Citar vs Citarse

What is the difference between ‘citar’ and ‘citarse’?
If you want to speak of just generally  ‘arranging to meet someone’ you can’t go wrong with citarse as this is its only basic meaning.
Eg.  En un día como este, hubiera sido mejor que nos hubiéramos citado en un lugar cerrado.
On a day like this it might have been better to meet under cover.
Citarse is often used with ‘con’ and it can also be translated as ‘to rendezvous’ as they say in ‘français’ 🙂
Una época en la cual Puerto Príncipe se daba cita con la jet-set americana.
An era when Port-au-Prince was a rendez-vous for theAmerican jet-set. 
Citar, on the otherhand, can mean ‘to make an appointment with’ which isn’t too far removed from ‘arranging to meet’ or ‘to rendezvous’ but as you can see in the two examples
given above citarse is sometimes the better option.
Here are some more examples using ‘citar’ and some of its possible meanings.   
1.   To make an appointment with.  To set a date. 
¿Está usted citado?   Do you have an appointment. 
La citaron a las dos de la tarde =
She was given an appointment for two in the afternoon.  
NB:  When using ‘citar’ to mean, ‘make an appointment’ in Spain you generally ‘concertar’ una cita’ whereas in Latin America you would ‘hacer cita’.
Me gustaría concertar una cita para….  (Spain)
I would like to make an appointment to …
Voy a hacer cita con el médico.   (Latin America)  
I’m going to make an appointment with a doctor.
2.   To quote, cite or give examples.
citar como ejemplo = cite + as an example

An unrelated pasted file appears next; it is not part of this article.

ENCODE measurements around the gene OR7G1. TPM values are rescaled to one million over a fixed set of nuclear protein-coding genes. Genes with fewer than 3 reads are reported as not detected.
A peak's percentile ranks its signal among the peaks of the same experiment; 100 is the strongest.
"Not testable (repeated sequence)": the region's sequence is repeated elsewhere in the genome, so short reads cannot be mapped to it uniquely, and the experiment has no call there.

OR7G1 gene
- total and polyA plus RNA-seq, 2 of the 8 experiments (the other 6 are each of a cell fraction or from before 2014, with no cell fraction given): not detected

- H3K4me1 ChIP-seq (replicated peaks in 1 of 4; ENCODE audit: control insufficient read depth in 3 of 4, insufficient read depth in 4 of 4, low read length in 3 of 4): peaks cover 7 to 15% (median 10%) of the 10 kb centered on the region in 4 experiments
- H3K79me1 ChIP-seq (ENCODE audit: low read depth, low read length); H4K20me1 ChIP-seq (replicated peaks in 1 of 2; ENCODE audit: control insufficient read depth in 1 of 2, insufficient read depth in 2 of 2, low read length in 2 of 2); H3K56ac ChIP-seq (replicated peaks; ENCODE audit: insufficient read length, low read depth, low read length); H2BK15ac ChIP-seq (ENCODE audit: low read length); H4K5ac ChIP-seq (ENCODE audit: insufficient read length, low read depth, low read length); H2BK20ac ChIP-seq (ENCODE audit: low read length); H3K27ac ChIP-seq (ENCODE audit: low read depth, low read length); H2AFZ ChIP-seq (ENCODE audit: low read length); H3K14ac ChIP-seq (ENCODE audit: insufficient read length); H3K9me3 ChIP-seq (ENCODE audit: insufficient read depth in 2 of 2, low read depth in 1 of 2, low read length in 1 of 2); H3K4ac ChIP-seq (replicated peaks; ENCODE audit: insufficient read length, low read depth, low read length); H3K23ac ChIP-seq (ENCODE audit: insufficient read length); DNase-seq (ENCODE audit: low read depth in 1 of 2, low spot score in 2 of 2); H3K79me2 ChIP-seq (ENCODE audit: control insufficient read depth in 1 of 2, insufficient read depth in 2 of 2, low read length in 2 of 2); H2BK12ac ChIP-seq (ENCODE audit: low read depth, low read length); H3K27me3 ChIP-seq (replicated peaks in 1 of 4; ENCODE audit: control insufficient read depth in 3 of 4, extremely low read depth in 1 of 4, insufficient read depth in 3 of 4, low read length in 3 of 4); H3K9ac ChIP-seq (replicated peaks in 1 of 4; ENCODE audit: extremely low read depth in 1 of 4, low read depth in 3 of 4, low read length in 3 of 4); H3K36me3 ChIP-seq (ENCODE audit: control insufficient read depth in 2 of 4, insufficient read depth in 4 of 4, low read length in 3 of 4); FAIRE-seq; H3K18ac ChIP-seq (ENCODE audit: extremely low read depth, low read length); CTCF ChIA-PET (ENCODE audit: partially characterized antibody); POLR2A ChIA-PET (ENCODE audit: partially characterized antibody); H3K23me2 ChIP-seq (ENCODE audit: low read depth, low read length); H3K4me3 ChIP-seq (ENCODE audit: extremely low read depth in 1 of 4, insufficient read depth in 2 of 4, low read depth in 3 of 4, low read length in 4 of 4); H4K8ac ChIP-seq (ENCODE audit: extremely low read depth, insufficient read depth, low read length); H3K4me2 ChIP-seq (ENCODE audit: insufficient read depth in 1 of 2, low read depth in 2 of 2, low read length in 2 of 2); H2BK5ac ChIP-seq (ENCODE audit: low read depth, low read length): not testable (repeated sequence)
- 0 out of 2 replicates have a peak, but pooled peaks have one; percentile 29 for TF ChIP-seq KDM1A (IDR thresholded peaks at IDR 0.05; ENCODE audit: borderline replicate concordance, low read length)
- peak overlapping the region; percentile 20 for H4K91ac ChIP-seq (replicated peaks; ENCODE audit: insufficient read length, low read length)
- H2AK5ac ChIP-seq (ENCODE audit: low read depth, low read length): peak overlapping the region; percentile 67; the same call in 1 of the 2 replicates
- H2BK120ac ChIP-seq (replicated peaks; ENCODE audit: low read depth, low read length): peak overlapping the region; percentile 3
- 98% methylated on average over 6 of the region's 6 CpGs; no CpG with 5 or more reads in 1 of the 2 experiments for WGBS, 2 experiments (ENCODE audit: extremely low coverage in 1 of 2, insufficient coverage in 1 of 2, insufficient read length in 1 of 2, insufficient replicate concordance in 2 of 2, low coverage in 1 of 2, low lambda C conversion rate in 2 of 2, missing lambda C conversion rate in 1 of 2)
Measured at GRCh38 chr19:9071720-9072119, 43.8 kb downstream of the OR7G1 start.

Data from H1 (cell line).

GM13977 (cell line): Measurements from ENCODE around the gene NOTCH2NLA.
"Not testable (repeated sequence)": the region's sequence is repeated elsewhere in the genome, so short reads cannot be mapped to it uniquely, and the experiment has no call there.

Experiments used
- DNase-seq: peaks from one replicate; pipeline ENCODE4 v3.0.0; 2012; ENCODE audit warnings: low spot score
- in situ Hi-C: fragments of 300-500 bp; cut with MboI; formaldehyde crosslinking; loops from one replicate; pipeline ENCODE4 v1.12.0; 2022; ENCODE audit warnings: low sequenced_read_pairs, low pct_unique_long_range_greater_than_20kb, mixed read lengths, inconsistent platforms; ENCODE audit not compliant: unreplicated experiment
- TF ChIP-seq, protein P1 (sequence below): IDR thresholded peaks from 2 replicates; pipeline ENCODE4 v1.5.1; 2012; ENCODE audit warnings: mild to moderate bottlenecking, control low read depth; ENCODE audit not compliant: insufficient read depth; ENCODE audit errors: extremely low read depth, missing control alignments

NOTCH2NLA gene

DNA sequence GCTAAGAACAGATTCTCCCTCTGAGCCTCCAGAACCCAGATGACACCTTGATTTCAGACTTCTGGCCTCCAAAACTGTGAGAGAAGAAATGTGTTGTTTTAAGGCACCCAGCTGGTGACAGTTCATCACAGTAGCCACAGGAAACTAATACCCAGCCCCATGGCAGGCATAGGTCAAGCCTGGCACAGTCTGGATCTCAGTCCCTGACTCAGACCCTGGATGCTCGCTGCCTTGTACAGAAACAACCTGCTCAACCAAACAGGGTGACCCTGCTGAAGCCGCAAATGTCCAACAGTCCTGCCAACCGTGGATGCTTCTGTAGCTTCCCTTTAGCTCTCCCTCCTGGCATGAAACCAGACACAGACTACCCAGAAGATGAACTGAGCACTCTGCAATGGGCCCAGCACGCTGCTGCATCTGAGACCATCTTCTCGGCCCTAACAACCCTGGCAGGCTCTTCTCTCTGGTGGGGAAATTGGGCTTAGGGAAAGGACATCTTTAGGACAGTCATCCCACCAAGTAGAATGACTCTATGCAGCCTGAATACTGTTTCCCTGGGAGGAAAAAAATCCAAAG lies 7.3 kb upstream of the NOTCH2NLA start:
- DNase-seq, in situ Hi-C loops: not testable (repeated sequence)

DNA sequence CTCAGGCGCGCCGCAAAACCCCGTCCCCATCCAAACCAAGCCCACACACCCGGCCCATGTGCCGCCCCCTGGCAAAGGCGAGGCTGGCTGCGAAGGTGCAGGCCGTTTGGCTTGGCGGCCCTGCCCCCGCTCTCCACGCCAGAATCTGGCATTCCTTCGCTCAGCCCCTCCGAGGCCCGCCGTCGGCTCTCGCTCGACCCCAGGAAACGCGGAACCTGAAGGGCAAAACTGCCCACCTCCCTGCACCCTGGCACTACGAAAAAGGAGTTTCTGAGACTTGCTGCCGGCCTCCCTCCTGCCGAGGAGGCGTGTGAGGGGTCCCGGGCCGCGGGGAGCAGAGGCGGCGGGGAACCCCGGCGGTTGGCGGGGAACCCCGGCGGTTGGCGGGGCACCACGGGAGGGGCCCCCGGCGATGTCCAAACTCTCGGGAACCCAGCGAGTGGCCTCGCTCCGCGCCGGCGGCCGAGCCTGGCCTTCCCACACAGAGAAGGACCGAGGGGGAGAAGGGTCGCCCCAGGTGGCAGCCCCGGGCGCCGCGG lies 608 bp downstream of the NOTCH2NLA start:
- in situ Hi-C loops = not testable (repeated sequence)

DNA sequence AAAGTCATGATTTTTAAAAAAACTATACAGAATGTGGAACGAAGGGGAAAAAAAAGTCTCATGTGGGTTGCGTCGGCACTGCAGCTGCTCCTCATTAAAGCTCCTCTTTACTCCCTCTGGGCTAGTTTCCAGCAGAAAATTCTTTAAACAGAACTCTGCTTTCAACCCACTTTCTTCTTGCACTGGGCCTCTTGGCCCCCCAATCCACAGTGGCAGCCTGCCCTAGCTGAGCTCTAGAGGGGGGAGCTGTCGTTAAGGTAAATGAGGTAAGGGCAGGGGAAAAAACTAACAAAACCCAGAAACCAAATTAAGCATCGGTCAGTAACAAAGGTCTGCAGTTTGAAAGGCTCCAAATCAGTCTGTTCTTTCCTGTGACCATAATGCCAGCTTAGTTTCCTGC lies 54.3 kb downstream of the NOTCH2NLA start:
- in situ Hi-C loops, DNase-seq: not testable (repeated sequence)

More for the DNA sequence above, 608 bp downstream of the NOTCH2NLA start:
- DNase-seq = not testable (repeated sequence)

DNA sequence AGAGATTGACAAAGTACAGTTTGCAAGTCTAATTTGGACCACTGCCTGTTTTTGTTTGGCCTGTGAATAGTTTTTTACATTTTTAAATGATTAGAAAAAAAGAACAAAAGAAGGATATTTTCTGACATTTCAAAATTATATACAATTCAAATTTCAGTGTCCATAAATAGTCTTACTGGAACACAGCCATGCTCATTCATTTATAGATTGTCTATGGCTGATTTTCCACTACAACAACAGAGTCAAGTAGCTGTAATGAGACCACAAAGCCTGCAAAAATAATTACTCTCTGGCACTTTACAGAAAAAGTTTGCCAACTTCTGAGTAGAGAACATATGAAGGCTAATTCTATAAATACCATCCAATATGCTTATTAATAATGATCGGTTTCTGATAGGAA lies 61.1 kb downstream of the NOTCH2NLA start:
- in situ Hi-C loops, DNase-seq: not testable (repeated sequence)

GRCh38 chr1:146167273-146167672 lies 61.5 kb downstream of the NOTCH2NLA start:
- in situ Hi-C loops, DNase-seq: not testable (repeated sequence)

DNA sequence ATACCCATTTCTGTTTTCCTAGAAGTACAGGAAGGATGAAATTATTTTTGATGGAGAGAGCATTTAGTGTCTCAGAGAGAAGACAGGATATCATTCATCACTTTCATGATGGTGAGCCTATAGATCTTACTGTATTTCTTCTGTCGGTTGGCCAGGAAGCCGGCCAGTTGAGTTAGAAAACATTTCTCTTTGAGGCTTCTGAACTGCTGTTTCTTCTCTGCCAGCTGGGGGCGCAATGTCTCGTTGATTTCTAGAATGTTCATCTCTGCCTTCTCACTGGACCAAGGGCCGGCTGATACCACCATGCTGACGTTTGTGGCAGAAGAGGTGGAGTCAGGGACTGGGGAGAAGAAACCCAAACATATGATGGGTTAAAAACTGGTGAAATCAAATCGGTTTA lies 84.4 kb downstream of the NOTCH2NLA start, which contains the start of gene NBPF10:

citar mal = misquote
digno de citarse = quotable
Este documento se cita con frecuencia en otras publicaciones . 
This paper is often cited in other publications.
Permítanme citar dos ejemplos.
Allow me to give you two examples.
If you want to talk about quoting ‘someone’ you often add ‘sus palabras’.
Me limito a citar sus palabras.
I can only quote him.
3.   To mention, name.
A este respecto, quisiera citar dos ejemplos concretos.
On this point, I would like to mention two actual examples.
Podría citar países, pero no lo haré.
I could name some countries, but I will not.
4.   To summon or summons (to court, a meeting etc.), to subpoena
El jurado la citó para las once.


The jury summoned her at eleven o’clock.

Te he citado a esta reunión debido a que necesito decirte esta información personalmente
I have summonsed you to this meeting, because I need to give you this information in person 

El contador, al parecer, lo citó para decirle que ….
The accountant allegedly summonsed him (ie. called him into his office) to tell him that  …
(PS.  Yes both summon and summons are verbs with summoned and summonsed being their respective past tense forms 😉 )
Don’t get caught out when things get tricky!
Now I’m not sure if you spotted it, but perhaps some of you looked at at least one of the example sentences under ‘citar’ and said “hang on, that’s a case of citarse not citar, isn’t it?’.
Eg. Este documento se cita con frecuencia en otras publicaciones . 
This paper is often cited in other publications.
But one must remember that the Spanish ‘se’ has many, many uses – being the reflexive pronoun of a pronominal verb such as ‘citarse’ is just one.
You will also come across citar and ‘se’ as in this case with impersonal contructions.  This is where an action is referred to but who is doing the action is not stated, because it’s not important, or not known, or it’s just a generalization.  Someone obviously does the quoting but we aren’t saying who they may be so we just say –  ‘se cita’ = ‘it is quoted’.
So don’t get caught out just because you see a ‘se’ with a ‘citar’ nearby as it’s often a case of ‘citar’ with an impersonal ‘se’.
Final Note


It seems to me, and this is just a personal observation, that while both citar and citarse can be used to refer to meeting with someone, citar seems more time specific, whereas with citarse the time doesn’t seem so important, but rather the focus is just on the meeting up itself.  But as I say, this is just my take with no grammar rule that I know of to back it up. 😉